In the Dail recently, Minister for Finance Michael Noonan was asked how many clawbacks of tax have been pursued by the Revenue Commissioners. Minister Noonan said the Revenue don’t keep track because they regard clawbacks as additional rental income, but the response certainly gave the impression that the Revenue Commissioners do, contrary to popular belief, pursue clawbacks.

So, it would seem that poor Pat faces reduced rental income on his suite and possibly the Revenue Commissioners will be knocking on his door seeking a tax clawback. And if that weren’t bad enough, his €630,000 a year contract at RTE comes up for renegotiation imminently, and the public is baying for blood in an RTE that made a total loss of €70m in 2011, and is understood to have suffered a deficit alone of €50m in 2012.

This is the parliamentary question on tax clawbacks.

Dessie Ellis. (Nominated by: Pearse Doherty) : To ask the Minister for Finance if he will set out by year for 2010, 2011 and 2012, the total of any tax allowance clawbacks sought and the total actually obtained by the Revenue Commissioners pursuant to Section 23 of Chapter 11 of Part 10 of the Taxes Consolidation Act, 1997.

Minister for Finance, Michael Noonan: I assume the Deputy is referring to the clawback of tax relief associated with rented residential accommodation if the property ceases to qualify within the 10 year holding period. I am informed by the Revenue Commissioners that the relief is withdrawn by treating the relief already used as rent received in the period in which the property ceased to be a qualifying property. It is not possible to separately identify the amount of rent returned on the tax returns associated with this clawback and therefore the information requested by the Deputy cannot be provided.

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[UPDATE: 9th April, 2013. Brochure now available here from selling agents, BTWShiells]


The recent Nationwide Building Society house price index for the UK showed that Northern Ireland was the best performing region in the entire UK for Q1,2013 when prices were reported to have risen an impressive 4.4% to an average of GBP 108,610 (€128,268). Mind you, according to finance minister, Sammy Wilson’s index based on all transactions for Q4,2012, Northern Irish residential prices are down 56% from peak in 2007, making their crash even crashier than ours and probably the worst property crash in the world particularly when the real decline after stripping out inflation is 63%.

So, prices might be stabilizing in Northern Ireland after an horrendous crash and anecdote suggests that well-located family homes are in demand with competitive bidding and short shelf lives. Today, a 62 acre development site owned by the Northern Ireland Department of Health, comes on the market in south Belfast. It is the site of the old Belvoir Park Hospital which closed in 2006. In its latter years it was known as a cancer specialist hospital but, when built in 1906, it was the “Purdysburn Fever Hospital”.  It is off the Hospital Road and Ballylesson Road. There is outline planning permission for 310 homes, and so far, full planning permission for 110 homes.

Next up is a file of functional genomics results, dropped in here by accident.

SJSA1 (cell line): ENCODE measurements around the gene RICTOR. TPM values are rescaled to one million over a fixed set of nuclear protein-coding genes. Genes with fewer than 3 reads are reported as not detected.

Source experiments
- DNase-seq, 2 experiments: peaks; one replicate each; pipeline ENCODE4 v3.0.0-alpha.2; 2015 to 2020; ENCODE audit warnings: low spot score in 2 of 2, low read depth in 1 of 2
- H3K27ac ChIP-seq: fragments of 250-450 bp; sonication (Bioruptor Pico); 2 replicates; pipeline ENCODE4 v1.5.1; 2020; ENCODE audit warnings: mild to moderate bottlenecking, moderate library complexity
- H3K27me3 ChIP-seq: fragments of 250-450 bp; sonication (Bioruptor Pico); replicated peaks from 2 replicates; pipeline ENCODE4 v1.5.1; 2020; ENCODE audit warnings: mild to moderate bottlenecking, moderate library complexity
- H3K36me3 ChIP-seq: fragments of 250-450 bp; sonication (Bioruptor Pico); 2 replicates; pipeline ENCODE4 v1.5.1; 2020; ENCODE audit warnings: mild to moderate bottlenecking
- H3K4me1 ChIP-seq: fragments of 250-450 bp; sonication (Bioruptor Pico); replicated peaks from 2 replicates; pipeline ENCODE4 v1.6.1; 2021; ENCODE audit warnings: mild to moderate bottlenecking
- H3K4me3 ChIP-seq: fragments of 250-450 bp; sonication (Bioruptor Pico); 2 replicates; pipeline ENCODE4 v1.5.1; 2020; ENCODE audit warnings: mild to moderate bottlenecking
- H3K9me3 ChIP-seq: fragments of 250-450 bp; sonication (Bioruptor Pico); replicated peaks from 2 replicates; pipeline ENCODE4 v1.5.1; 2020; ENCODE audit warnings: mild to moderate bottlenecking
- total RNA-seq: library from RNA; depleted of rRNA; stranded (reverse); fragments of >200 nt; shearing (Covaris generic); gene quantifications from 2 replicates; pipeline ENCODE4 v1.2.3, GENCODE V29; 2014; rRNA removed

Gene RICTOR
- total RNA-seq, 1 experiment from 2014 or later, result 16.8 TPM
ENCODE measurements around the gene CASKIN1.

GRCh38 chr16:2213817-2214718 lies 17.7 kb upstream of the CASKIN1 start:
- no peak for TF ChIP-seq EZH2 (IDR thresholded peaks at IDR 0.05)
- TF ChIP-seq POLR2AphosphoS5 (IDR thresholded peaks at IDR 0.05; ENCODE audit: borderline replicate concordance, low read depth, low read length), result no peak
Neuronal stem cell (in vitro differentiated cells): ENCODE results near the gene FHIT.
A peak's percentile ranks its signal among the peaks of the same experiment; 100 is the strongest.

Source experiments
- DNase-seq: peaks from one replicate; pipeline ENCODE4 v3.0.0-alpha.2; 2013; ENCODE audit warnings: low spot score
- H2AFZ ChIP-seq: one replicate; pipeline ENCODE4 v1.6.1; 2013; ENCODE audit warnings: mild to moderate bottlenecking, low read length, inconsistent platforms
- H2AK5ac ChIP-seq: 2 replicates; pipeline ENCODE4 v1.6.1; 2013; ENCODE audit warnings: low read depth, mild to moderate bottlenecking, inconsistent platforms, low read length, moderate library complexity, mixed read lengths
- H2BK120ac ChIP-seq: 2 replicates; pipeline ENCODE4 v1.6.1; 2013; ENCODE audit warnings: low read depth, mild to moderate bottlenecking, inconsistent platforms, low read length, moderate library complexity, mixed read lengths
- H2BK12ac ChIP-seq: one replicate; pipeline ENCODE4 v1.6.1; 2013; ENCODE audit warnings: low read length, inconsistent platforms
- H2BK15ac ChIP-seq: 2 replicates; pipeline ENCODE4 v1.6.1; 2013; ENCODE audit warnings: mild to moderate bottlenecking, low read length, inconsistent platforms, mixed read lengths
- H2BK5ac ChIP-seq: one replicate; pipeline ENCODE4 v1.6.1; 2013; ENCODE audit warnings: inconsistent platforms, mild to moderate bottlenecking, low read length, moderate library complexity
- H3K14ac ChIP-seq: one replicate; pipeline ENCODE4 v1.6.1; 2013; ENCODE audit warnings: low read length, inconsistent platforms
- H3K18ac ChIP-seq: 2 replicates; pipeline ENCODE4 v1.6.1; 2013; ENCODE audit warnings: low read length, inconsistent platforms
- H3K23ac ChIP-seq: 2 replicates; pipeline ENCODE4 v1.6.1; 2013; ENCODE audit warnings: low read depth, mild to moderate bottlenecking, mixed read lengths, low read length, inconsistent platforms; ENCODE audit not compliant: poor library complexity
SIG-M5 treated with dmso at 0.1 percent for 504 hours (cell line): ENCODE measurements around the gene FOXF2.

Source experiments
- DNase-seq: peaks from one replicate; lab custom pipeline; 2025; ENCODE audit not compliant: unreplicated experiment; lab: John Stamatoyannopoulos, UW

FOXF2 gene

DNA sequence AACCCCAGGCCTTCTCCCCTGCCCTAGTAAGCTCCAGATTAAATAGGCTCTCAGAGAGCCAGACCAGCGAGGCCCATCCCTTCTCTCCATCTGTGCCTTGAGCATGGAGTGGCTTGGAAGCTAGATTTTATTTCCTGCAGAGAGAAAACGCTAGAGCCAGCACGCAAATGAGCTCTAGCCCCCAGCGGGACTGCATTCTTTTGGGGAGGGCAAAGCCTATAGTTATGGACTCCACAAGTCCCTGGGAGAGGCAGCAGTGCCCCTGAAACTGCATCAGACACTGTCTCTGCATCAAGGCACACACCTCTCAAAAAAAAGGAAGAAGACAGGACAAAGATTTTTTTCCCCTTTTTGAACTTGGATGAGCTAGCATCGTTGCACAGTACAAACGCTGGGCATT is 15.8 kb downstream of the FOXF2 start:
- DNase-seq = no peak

The property is being marketed by BTWShiells, and the brochure should be on their website later today. BTWShiells has acted in the sale of NAMA property previously eg the Cultra railway station in January 2013 and it has been doing brisk auction business. This is not a NAMA property and is being sold on behalf of the Belfast Health & Social Care Trust, which is ultimately under the auspices of the Northern Ireland Department of Health. The property will be sold by private treaty with no initial guide price and an online data room is being prepared.

Stuart Draffin Director from BTWShiells commented “Whilst the decline in house values in Northern Ireland over the past 6 years has been widely documented, demand for both new and resale housing in Greater Belfast has remained high, particularly in sought after residential areas such as South / South East Belfast.  There is also a limited supply of land zoned for housing development in the South / South East Belfast area, which should focus strong demand for new housing in this prime location with limited competition in the new homes sector of the market. Without doubt the overall package of location, heritage, Lagan Valley amenity space and strong demand for housing in this area; render this as one of the most attractive residential development opportunities in Northern Ireland.”

Simon Brien Director from BTWShiells commented “The sale of this most prestigious site represents a unique opportunity of a high quality residential ‘Village’ style development. The combination of the Lagan Valley backdrop and open rural amenity land; and the range of house types that will be incorporated within the proposed development including magnificent apartments within the historical listed buildings, townhouses, semi detached and detached houses; will ensure that the future development will offer housing to meet most sectors of the residential housing market from the professional person or retired seeking an apartment, to homes suitable for young couples and families”